By Michael Phillips
Streaming on Netflix after a surprise Super Bowl Sunday teaser, The Cloverfield Paradox is Lost in space — a faint, well-acted blip on the radar of your viewing life.
It’s the third in a franchise begun a decade ago with the found-footage exercise Cloverfield. Efficient, streamlined and happily fatalistic, that unpretentious winner depicted a rough night in New York City as some of its more forgettable millennials coped, badly, with a largely off-screen sea monster. The series continued in 2016 with 10 Cloverfield Lane, an effectively claustrophobic underground-bunker affair, narratively tied to the first Cloverfield but only barely, with used dental floss and a little masking tape.
Sunday’s Super Bowl teaser for The Cloverfield Paradox promised an answer to the first movie’s obliquely stated question: How did these monsters come to pass? The pre-credits sequence in director Julius Onah’s Netflix feature, written by Oren Uziel and Doug Jung, fills us in on the state of Earth in the near future. “The world’s energy resources will be fully exhausted in five years,” a newscaster intones, though he could be speaking for Netflix’s commitment to original programming if the network settles for so-so products on the order of The Cloverfield Paradox.
On the Cloverfield space station, an international crew of scientists, astronauts and teeth-glitters face a dilemma. Unless the insanely powerful particle accelerator succeeds in generating energy for the planet (details unimportant, and withheld), Earth will collapse into chaos, global warfare and Adam Sandler Netflix Originals.
Communications specialist Ava Hamilton, an ordinary role made improbably compelling by Gugu Mbatha-Raw, has left her man (Roger Davies), a doctor, behind to cope with gas shortages and exposition. Hamilton’s fellow crew members include a tense German (Daniel Bruhl of The Alienist), an instantly untrustworthy Russian (Aksel Hennie), a stalwart but dullish commander (David Oyelowo) and the wisecracking comic relief (Chris O’Dowd, who certainly helps). At one point his character loses an arm, so that the screenwriters can have a little Evil Dead 2 fun with the disembodied appendage.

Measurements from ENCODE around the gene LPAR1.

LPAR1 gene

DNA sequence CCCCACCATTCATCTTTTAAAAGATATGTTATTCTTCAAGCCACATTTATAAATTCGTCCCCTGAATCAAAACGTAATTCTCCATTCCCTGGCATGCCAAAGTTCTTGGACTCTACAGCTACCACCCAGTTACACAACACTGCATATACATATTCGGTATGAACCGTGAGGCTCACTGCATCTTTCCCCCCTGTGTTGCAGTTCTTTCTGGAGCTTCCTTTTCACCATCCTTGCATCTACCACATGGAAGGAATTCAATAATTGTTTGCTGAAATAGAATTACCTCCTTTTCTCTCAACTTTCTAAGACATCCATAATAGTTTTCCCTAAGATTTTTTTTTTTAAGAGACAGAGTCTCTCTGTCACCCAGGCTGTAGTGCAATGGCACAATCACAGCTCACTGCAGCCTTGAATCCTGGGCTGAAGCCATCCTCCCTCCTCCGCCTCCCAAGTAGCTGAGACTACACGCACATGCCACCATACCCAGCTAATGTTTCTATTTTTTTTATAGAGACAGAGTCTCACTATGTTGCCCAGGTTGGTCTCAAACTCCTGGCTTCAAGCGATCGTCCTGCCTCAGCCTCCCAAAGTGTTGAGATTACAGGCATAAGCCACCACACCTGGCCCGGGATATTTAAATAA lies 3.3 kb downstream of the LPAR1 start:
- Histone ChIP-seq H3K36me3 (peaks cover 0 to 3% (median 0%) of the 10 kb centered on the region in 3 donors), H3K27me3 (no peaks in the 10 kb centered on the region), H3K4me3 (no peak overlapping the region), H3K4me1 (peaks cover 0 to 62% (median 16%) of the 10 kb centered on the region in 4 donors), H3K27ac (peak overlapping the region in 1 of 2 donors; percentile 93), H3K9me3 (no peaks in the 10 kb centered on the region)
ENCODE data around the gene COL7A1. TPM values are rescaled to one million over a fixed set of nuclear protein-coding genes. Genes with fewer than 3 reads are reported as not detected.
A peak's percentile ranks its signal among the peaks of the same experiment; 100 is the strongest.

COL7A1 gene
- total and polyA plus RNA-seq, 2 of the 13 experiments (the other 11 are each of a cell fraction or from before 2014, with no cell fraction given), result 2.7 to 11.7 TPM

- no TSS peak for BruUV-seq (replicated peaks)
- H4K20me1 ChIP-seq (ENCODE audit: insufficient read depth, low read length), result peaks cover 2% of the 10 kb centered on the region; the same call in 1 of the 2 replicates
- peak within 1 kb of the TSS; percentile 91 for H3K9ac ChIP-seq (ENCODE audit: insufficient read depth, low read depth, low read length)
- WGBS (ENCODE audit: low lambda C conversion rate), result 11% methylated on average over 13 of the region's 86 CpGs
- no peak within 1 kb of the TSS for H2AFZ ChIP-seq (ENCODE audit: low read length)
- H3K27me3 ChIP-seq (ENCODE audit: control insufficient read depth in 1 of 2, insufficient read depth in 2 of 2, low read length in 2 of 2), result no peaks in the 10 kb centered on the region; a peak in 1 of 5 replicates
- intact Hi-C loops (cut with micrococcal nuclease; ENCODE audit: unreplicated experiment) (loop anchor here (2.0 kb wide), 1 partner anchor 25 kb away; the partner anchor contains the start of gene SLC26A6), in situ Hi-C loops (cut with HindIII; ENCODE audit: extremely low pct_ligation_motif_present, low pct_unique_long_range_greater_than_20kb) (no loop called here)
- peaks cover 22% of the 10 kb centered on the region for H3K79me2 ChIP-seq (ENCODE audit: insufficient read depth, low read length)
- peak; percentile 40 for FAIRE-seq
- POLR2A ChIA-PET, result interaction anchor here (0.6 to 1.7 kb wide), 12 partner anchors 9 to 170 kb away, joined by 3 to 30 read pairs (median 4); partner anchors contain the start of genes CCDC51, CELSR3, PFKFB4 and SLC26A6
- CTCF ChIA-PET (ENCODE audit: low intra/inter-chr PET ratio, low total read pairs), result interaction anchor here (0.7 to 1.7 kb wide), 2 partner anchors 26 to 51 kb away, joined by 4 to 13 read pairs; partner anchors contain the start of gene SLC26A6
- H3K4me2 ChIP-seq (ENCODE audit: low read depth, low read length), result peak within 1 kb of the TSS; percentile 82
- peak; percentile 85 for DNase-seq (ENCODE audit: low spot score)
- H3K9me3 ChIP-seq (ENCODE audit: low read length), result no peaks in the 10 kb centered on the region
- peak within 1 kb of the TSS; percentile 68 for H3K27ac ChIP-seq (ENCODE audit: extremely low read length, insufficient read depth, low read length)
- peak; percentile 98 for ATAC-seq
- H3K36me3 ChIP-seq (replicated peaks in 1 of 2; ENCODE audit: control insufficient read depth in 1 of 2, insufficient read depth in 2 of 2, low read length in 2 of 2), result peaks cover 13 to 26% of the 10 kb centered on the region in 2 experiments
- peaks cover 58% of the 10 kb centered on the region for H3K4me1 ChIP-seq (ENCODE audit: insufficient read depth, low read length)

I’ll give this much more away: One of the other crew members (Elizabeth Debicki, valiantly wielding her Tilda Swinton stare of ambiguous intent) swoops in from another dimension. Nobody else recognises her once she’s discovered, but the audience learns straight off in The Cloverfield Paradox the general idea of the paradox. Via cable news interview footage with a crackpot (or IS HE?) conspiracy theorist, we’re told the particle acceleration experiment may result in “ripping open the membrane of space time, smashing together multiple dimensions and shattering reality.” Side effects, we’re further told, may include the release of “monsters, demons, beasts from the sea.”
Sadly, the movie has little time for that. It’s too busy playing mundane alternate-reality games straight out of J.J. Abrams’ Lost. (Abrams serves as one of the producers.) The riffing ranges far and wide. One character suffers some gastrointestinal Alien trouble, while the others look on helplessly. There are humanist bits and chunks of Interstellar and Arrival, though in order to set up another chapter of this loosely assembled saga of woe, The Cloverfield Paradox eventually, dutifully gets around to a nonhuman adversary in close-up.
Following the usual Abrams visual strategy, meanwhile, most of the actors’ close-ups in director Onah’s picture are really, really tight-upper-lip-to-eyebrow tight. In other words, they’re perfect for casual, half-committed consumption on an iPhone. – Chicago Tribune/TNS
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